Thursday, November 8, 2012

ELEMENTARY Reviewed by @RenZelen

Reviewed by Ren Zelen

“Elementary, my dear Watson!” are words Conan Doyle never wrote, and his character, Sherlock Holmes, never uttered. This makes it ideally appropriate for them to be associated with the title of the latest Sherlock Holmes adaptation from US television network CBS. The words were actually spoken by the movie version of Sherlock popularized by Basil Rathbone in the 1940s whose screen adventures were also, only tenuously connected to the Conan Doyle stories. These movies are in fact, more obviously the forerunner to this TV Show. It may have been imagined that these movies would be more familiar to an American audience and that they would find less pleasure in the sport of spotting references to the original stories.

‘Elementary’'s executive producers Robert Doherty and Carl Beverly claim a thorough knowledge of the original material, but this knowledge proves to be scarcely of any importance here.  Jonny Lee Miller has created an intriguing, engaging and jittery detective, but this character has an entirely different backstory and all that links him to the original Sherlock Holmes is a British accent, an over-developed sense of observation and logic, a degree of social insensitivity and a slightly archaic way of expressing himself.  The writers have created the  'mystery' of his character by the clich├ęd device of some traumatic or tragic event in his past that caused him to go off the rails into alcoholism. Conan Doyle's Sherlock developed an addiction to cocaine because he felt it would energise his abilities. For someone with such arrogance regarding his skills, this Sherlock’s choice of alcohol is odd, as it dulls reactions and stupefies the faculties – perhaps it was because he had a father (non-existent in the original stories) who in the 21st century, insisted on calling his sons Sherlock and Mycroft, an immediate invitation to ridicule? Who wouldn’t turn to drink under those conditions?

Basically, Miller’s Sherlock has not much more in common with Conan Doyle's Sherlock than ‘The Mentalist’'s Patrick Jane or ‘Monk’'s Adrian Monk, who are two of many detectives based on the Holmesian model. I can only imagine the move to openly identify him with Conan Doyle's character was to pre-empt accusations of leaping on a bandwagon or to try to attract the same audience that fell in love with the BBC/PBS updated version of 'Sherlock' written by self-confessed Conan Doyle fanboys,  Moffat and Gatiss.

Rumour was that Moffat and Gatiss were approached to do an American version and declined, so the option was to go with a team of writers ready and willing to create another cop show using those elements of detective stories that Conan Doyle had made so iconic. On that level 'Elementary' works quite well. It is a better than average cop show - a superior ‘CSI: Baker Street’, as I saw it amusingly named on the web. This is thanks in great part to Jonny Lee Miller, who, in my opinion, is the most watchable aspect of it, and I’m pleased he's getting some major exposure. The stories are often convoluted and are used, albeit in a more obvious way, to illustrate the brilliant perceptiveness of the detective. Miller’s Holmes declares that he ’never guesses but observes and then deduces the facts’. We watch Holmes piece clues together – but he certainly makes some oddly lucky leaps in the process, which are never explained. Conan Doyle’s Holmes would say ‘it is dangerous to theorise without data’, yet this seems to be Miller’s modus operandi. Using conventional cop show scenarios sometimes makes the twists or results too easy to guess and the viewer does not want to be deducing ahead of Sherlock!  You can’t help but feel that perhaps the greatest crime to be found in this series may be the one of identity theft. The modernised and colloquial language that somehow worked in the BBC adaptation, here becomes grating (everyone in episode 2 was constantly 'reaching out' to someone else, which was not just grating, but sloppy writing too).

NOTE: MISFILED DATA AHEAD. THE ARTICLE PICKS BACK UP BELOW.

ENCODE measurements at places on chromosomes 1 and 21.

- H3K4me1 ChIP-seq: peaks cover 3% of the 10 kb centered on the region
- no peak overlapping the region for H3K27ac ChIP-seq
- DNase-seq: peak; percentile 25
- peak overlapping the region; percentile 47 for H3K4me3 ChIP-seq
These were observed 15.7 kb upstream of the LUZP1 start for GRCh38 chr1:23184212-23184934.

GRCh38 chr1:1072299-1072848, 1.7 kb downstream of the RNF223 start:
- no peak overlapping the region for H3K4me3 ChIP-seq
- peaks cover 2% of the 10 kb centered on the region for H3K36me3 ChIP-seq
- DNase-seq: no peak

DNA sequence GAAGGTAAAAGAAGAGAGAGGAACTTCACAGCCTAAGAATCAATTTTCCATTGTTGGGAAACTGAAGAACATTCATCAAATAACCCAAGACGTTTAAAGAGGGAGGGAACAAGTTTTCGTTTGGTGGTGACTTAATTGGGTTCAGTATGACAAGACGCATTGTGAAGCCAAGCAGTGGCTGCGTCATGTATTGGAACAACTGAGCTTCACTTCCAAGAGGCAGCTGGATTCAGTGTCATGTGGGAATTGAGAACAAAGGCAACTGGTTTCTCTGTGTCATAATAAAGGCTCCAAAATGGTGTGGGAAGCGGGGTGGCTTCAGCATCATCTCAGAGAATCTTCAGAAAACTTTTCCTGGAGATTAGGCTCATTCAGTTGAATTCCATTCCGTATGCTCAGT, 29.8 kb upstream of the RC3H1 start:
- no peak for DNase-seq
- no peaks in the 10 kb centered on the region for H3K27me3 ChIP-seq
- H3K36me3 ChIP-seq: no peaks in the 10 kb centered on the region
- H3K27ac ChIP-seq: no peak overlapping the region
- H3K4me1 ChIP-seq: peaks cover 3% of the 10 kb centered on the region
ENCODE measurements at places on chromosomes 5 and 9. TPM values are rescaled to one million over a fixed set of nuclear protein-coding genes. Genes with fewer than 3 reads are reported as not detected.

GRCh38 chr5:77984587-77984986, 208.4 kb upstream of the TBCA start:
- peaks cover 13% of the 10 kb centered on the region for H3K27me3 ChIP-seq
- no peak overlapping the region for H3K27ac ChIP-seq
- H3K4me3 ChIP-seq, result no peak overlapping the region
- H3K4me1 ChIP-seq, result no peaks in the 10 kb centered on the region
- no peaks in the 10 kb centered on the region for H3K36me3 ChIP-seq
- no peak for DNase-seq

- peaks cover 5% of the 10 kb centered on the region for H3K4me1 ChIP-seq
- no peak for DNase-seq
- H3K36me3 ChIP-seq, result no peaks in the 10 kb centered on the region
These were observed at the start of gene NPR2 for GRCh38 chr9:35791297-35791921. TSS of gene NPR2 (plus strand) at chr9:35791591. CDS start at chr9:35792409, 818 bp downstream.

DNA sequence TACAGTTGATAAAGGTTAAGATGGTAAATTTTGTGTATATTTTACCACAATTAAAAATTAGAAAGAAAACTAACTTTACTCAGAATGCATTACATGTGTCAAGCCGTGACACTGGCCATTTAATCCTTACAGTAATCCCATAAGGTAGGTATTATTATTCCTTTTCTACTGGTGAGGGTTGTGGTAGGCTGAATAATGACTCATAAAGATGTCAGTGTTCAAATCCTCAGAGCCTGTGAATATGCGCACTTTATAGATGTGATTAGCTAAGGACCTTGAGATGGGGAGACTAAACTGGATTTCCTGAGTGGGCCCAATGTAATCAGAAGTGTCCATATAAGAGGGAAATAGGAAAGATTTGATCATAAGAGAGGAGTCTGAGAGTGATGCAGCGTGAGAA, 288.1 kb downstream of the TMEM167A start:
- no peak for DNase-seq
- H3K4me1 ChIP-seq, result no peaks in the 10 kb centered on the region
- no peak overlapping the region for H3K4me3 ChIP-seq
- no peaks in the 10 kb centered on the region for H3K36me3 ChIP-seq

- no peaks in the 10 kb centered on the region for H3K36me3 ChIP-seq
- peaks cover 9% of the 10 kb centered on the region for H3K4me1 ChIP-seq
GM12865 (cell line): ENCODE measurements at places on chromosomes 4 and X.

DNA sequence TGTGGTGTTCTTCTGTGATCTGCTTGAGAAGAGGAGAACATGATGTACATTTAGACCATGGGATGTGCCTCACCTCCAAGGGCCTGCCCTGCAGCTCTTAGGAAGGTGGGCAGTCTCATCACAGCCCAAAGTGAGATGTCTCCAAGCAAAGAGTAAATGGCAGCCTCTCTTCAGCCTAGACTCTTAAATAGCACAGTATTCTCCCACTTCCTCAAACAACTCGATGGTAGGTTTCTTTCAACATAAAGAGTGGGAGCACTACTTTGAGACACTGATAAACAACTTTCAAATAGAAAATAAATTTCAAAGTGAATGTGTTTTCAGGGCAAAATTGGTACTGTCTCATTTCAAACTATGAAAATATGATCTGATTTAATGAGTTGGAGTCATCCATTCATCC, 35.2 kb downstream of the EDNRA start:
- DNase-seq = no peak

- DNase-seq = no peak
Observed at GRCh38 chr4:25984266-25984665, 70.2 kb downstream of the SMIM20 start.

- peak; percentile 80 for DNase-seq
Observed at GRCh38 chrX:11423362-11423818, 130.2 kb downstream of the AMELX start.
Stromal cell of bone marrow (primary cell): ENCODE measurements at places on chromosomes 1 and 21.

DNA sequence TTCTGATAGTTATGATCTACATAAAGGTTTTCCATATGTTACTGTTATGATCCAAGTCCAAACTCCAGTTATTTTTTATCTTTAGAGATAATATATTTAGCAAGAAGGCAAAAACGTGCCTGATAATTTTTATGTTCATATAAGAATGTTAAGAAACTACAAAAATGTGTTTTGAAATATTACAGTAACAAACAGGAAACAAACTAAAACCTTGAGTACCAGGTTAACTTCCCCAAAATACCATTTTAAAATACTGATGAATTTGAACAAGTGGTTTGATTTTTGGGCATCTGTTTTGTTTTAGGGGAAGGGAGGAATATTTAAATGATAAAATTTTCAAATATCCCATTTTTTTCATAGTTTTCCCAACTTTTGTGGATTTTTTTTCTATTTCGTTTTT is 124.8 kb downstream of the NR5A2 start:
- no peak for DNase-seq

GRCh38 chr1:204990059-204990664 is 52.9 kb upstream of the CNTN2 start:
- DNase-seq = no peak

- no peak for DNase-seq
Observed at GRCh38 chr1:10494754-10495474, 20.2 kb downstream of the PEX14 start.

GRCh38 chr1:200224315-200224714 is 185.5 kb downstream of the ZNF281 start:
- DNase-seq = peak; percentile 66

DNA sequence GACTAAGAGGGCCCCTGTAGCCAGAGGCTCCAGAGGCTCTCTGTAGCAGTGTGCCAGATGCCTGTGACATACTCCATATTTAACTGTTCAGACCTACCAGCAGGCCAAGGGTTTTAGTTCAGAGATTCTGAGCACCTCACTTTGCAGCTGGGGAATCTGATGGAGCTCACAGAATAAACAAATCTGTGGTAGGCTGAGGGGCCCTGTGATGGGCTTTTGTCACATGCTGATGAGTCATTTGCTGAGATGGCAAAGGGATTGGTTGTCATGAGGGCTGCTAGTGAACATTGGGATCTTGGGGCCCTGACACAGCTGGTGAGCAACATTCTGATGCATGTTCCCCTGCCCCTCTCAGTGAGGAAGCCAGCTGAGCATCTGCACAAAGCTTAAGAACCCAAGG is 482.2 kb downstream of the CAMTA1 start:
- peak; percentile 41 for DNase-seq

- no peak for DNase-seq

I don't have any particular objection to Watson being a woman in this 'updated' version, though Lucy Liu is rather dry, lacking the warmth of the original and less sympathetic than Holmes himself - the opposite situation to the usual Holmes/Watson dynamic (I'm not convinced this was a deliberate intention on the part of the show's writers). Admittedly, so far, she does not have the most interesting of roles and may be doing the best that she can with the material - being a backdrop against which Sherlock can air his eccentricities.

In terms of other Conan Doyle stalwarts, we’ve lost Holmes’s landlady Mrs Hudson, as well as Inspector Lestrade, who is replaced with a lesser-known detective, Captain Gregson, who in this adaptation apparently worked with Holmes while in London (sent by the NYPD to observe Scotland Yard’s Counter Terrorism Bureau). It was nice to see Aidan Quinn again - hopefully he’ll have the chance to make more of his role as ‘Elementary’s first series has just been extended to a run of 22 episodes.

The ‘Holmsian’ character is not sacrosanct - it has weathered many adaptations, modernizations and even comedic interpretations (Downey Jr, come on down!) and if purists are in need of escape into the comforting warmth of the classic Conan Doyle character, there is still the sublime Jeremy Brett, who sadly, only managed to completed 41 of the 60 Conan Doyle stories before his sudden death. There are still 19 left… (hint) .

Copyright R.H. Zelen – ©RenZelen 2012 All rights reserved.  

1 comment:

  1. Great analysis of the show. I too love Miller's take on the character.

    Have you tried the Russian adaptation with Sir Vasily Livanov as Sherlock Holmes.